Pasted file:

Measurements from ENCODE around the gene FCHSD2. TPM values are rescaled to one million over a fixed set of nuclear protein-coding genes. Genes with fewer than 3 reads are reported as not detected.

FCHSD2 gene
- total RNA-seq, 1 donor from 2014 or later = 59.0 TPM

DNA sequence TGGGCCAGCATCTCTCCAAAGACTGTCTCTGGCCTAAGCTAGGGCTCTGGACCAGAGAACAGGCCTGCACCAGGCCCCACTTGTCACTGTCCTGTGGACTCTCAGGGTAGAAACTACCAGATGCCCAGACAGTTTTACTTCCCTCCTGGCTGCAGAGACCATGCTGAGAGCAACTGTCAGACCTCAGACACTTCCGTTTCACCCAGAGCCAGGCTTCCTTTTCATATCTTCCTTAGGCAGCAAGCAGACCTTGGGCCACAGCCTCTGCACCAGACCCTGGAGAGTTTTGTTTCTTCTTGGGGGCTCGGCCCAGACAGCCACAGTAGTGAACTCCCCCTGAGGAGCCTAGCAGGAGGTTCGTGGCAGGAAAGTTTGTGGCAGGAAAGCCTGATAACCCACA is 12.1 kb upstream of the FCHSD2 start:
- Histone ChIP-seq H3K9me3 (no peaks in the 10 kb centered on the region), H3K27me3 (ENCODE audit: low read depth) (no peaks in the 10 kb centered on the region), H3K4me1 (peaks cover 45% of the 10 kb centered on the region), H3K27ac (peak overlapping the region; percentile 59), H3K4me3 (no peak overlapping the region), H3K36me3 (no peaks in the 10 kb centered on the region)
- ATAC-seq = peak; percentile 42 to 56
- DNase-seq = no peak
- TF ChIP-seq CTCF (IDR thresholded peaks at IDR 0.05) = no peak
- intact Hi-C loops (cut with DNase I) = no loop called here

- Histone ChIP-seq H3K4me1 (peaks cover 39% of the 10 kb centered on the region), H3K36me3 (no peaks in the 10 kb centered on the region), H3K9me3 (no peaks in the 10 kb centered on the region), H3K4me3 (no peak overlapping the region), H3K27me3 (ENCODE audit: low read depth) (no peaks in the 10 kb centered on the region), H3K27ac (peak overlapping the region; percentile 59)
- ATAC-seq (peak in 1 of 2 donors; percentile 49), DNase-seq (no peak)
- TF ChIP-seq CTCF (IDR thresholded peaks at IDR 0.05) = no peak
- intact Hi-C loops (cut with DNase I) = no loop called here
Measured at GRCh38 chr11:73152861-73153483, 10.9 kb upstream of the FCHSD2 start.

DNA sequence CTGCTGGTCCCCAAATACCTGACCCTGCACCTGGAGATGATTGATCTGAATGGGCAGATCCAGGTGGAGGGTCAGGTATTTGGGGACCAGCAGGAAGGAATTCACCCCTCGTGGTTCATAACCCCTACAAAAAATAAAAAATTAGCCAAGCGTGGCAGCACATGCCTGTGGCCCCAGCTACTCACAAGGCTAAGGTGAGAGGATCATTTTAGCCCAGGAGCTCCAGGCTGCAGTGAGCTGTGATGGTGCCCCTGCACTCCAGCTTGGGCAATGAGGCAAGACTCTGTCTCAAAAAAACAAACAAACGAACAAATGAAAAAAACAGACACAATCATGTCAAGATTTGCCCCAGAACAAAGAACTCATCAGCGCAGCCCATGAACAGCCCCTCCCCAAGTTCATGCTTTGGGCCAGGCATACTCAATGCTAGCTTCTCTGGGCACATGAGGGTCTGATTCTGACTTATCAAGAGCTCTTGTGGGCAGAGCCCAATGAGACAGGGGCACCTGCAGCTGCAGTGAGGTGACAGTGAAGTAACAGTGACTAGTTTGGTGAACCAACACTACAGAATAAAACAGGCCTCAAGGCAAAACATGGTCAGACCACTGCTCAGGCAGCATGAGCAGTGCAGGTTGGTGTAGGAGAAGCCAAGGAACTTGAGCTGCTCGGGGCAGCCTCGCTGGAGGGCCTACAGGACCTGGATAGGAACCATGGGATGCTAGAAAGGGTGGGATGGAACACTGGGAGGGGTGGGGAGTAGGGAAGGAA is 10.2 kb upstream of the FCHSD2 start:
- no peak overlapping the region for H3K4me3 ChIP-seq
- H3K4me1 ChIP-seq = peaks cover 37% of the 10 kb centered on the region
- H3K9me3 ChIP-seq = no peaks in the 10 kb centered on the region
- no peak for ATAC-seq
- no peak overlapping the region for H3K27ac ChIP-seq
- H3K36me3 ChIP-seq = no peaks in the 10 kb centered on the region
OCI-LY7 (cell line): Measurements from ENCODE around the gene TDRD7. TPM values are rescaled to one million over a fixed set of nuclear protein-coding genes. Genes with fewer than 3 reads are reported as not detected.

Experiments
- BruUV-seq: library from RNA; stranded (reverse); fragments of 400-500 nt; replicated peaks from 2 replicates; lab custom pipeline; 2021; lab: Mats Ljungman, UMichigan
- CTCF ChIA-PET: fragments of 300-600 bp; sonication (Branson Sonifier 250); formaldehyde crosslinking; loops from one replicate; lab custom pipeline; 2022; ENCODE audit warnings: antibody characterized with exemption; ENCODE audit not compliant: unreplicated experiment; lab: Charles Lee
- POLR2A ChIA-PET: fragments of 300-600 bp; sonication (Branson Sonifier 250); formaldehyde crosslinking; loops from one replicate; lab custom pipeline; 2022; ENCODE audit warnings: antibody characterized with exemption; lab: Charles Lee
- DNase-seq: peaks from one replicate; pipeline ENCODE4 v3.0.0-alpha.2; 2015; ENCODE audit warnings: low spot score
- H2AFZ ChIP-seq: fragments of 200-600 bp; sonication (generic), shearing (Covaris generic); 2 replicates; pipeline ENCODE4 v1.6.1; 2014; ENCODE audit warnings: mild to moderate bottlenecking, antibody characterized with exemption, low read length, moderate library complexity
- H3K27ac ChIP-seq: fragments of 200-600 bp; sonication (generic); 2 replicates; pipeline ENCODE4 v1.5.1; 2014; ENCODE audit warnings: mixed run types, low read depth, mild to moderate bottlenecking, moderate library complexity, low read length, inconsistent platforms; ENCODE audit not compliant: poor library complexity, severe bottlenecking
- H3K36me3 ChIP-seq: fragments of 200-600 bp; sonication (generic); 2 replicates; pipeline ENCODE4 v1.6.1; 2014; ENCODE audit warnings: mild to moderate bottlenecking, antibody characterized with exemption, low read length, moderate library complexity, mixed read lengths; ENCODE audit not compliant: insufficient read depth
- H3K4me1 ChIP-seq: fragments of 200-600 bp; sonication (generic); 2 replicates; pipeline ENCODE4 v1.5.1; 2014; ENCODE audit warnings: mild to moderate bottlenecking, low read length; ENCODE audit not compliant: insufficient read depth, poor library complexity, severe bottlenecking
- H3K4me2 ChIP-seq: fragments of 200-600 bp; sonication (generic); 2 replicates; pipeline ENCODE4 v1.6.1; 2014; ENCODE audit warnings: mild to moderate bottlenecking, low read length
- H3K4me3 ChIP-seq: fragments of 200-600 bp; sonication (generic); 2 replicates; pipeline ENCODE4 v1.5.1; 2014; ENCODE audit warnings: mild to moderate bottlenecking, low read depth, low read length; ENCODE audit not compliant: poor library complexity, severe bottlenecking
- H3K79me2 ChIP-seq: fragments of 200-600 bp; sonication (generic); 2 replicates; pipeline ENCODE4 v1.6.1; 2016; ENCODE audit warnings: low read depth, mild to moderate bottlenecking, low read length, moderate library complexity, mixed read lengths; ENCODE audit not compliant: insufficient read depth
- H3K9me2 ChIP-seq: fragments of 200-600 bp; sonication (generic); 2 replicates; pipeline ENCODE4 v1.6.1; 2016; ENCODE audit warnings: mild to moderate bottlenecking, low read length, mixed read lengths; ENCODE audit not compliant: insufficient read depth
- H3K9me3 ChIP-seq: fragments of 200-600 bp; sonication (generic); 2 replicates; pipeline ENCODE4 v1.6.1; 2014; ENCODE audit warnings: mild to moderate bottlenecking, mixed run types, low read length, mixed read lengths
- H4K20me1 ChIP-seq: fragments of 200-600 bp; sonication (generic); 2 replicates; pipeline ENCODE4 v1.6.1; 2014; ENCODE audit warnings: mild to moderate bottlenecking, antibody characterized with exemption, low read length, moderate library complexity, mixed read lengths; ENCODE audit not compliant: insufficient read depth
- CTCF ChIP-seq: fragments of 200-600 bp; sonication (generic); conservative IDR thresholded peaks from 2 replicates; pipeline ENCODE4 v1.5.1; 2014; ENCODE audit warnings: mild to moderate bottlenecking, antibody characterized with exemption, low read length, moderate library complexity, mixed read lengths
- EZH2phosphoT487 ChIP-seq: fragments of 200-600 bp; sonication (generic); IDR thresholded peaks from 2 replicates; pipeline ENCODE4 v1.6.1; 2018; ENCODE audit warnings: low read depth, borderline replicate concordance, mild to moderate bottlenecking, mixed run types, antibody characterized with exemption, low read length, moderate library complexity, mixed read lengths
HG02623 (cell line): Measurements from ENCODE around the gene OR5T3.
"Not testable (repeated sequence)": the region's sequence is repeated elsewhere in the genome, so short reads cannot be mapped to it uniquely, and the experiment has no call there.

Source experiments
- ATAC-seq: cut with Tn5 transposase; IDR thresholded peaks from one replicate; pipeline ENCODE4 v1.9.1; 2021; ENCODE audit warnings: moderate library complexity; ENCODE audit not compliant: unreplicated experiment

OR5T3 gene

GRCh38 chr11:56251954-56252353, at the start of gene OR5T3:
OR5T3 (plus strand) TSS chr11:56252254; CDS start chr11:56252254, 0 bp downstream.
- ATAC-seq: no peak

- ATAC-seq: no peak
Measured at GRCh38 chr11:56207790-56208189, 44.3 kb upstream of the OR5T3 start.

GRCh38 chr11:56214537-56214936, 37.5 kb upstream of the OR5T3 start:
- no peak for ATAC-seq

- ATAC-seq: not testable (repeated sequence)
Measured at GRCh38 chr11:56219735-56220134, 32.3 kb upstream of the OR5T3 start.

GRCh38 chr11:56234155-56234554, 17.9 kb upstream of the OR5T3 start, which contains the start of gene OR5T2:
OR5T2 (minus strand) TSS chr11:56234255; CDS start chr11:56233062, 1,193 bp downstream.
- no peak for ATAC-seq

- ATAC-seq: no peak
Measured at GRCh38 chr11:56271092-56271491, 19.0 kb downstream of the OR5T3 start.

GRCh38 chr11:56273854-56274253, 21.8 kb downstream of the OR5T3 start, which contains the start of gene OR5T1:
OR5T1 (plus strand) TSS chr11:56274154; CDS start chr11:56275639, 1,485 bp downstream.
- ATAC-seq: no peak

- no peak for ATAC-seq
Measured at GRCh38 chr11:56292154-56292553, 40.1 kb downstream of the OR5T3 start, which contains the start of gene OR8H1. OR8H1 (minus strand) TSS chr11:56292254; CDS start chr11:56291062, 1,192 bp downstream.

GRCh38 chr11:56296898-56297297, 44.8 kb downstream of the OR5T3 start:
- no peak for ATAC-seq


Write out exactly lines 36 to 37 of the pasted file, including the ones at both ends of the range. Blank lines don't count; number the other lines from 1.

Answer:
- H3K9me3 ChIP-seq: fragments of 200-600 bp; sonication (generic); 2 replicates; pipeline ENCODE4 v1.6.1; 2014; ENCODE audit warnings: mild to moderate bottlenecking, mixed run types, low read length, mixed read lengths
- H4K20me1 ChIP-seq: fragments of 200-600 bp; sonication (generic); 2 replicates; pipeline ENCODE4 v1.6.1; 2014; ENCODE audit warnings: mild to moderate bottlenecking, antibody characterized with exemption, low read length, moderate library complexity, mixed read lengths; ENCODE audit not compliant: insufficient read depth